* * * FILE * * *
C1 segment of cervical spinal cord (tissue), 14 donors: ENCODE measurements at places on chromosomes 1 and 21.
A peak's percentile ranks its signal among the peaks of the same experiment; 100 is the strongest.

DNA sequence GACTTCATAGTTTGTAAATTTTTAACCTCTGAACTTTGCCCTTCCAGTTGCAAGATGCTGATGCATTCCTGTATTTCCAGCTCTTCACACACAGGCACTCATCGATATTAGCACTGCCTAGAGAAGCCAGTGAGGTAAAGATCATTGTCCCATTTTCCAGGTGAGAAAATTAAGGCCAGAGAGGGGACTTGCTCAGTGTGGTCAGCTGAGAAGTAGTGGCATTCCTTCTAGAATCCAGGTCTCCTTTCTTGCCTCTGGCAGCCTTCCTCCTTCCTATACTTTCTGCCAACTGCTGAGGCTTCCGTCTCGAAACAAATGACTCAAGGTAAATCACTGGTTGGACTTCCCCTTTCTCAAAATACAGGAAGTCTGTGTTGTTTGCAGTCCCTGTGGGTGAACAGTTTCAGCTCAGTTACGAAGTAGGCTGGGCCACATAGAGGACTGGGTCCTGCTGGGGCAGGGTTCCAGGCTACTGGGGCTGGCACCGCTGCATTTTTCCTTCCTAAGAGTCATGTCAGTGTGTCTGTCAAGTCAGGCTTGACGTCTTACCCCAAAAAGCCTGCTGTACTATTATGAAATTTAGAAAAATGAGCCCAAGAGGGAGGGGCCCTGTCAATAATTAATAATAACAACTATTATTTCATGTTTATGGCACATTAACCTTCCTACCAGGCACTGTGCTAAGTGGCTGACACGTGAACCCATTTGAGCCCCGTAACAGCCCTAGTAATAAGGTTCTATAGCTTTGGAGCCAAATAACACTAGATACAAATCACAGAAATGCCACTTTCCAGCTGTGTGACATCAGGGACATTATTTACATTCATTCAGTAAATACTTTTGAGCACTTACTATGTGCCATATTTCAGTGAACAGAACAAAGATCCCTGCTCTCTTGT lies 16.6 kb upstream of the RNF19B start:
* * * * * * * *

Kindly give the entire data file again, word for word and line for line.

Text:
C1 segment of cervical spinal cord (tissue), 14 donors: ENCODE measurements at places on chromosomes 1 and 21.
A peak's percentile ranks its signal among the peaks of the same experiment; 100 is the strongest.

DNA sequence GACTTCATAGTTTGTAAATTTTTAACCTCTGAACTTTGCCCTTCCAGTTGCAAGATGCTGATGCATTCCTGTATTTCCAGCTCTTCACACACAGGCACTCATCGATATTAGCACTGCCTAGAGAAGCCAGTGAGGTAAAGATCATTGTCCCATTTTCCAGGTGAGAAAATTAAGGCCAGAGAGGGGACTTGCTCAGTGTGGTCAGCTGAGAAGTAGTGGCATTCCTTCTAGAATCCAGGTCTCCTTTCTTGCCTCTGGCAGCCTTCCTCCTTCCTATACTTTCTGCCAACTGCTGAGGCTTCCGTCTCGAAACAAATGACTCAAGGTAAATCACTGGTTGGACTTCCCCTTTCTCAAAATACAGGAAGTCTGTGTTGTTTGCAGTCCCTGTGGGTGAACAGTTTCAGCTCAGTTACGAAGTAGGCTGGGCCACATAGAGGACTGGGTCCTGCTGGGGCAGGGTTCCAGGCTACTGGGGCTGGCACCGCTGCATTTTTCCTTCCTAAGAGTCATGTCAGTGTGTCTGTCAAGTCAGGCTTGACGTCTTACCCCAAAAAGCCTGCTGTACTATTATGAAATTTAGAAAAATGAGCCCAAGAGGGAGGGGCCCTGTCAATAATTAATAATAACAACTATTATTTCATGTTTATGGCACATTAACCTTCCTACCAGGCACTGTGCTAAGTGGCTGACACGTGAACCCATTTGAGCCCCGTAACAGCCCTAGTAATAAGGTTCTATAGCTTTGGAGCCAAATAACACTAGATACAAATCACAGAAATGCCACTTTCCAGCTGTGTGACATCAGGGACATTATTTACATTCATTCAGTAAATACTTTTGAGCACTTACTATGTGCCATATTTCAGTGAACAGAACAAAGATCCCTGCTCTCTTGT lies 16.6 kb upstream of the RNF19B start: